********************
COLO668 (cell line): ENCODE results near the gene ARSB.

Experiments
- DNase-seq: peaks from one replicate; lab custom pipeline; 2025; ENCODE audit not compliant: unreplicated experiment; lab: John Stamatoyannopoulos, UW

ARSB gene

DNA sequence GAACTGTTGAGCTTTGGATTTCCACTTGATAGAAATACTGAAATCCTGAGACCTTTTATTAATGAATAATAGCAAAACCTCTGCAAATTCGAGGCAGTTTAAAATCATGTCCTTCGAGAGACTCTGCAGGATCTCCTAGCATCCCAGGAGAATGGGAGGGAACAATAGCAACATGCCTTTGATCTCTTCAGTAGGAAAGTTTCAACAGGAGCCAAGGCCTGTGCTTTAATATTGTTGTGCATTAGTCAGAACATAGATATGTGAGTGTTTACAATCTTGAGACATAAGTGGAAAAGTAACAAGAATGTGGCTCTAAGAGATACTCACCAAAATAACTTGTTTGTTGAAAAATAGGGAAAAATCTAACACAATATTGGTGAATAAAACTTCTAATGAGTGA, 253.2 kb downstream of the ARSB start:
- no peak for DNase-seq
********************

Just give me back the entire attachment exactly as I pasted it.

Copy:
COLO668 (cell line): ENCODE results near the gene ARSB.

Experiments
- DNase-seq: peaks from one replicate; lab custom pipeline; 2025; ENCODE audit not compliant: unreplicated experiment; lab: John Stamatoyannopoulos, UW

ARSB gene

DNA sequence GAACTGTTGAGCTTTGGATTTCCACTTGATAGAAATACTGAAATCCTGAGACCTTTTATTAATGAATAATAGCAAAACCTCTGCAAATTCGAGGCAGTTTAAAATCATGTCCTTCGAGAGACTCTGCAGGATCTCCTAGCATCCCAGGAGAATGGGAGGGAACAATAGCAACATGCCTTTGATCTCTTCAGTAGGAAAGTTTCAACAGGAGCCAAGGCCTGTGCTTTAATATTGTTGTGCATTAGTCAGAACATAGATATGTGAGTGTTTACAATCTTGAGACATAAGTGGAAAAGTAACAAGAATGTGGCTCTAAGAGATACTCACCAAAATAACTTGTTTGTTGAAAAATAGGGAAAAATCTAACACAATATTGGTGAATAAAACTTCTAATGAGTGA, 253.2 kb downstream of the ARSB start:
- no peak for DNase-seq